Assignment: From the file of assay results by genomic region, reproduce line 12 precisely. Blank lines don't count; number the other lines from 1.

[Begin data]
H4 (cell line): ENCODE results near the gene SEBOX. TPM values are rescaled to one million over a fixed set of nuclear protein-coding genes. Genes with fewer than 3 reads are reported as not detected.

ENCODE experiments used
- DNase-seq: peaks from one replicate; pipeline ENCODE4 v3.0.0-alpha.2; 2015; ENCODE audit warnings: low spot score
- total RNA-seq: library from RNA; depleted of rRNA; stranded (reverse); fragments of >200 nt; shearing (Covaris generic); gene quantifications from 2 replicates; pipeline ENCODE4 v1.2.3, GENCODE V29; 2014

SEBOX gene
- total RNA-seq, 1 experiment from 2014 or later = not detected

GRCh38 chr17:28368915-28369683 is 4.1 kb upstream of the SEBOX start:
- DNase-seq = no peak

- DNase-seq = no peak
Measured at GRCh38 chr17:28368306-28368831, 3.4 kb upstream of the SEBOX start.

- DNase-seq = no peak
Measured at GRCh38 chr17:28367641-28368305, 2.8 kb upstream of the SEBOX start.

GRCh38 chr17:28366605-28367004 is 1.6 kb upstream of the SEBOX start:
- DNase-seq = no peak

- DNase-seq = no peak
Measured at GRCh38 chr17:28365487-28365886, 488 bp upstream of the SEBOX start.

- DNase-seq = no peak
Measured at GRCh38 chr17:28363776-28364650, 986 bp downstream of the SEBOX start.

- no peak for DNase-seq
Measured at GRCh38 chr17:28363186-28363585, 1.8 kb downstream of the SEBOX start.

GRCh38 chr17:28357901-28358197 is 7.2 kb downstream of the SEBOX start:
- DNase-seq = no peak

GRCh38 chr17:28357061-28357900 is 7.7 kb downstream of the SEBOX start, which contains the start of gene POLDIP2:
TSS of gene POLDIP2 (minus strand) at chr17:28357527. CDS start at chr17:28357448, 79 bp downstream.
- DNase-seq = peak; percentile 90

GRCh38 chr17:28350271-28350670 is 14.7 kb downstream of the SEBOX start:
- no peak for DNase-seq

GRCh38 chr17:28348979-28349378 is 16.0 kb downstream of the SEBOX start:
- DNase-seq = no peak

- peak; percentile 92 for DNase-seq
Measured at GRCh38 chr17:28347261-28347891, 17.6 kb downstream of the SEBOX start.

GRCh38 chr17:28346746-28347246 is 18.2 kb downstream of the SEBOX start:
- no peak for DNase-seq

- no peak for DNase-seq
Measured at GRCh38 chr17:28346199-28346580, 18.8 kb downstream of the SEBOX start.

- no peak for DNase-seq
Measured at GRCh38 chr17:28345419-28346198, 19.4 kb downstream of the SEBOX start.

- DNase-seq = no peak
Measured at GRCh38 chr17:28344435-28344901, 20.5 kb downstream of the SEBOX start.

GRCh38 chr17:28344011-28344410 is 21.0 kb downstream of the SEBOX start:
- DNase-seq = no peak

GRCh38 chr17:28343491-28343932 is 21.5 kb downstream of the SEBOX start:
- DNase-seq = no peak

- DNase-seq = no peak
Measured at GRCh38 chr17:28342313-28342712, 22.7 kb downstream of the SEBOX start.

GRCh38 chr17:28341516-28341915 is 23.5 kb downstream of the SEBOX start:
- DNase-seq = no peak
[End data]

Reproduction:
Measured at GRCh38 chr17:28367641-28368305, 2.8 kb upstream of the SEBOX start.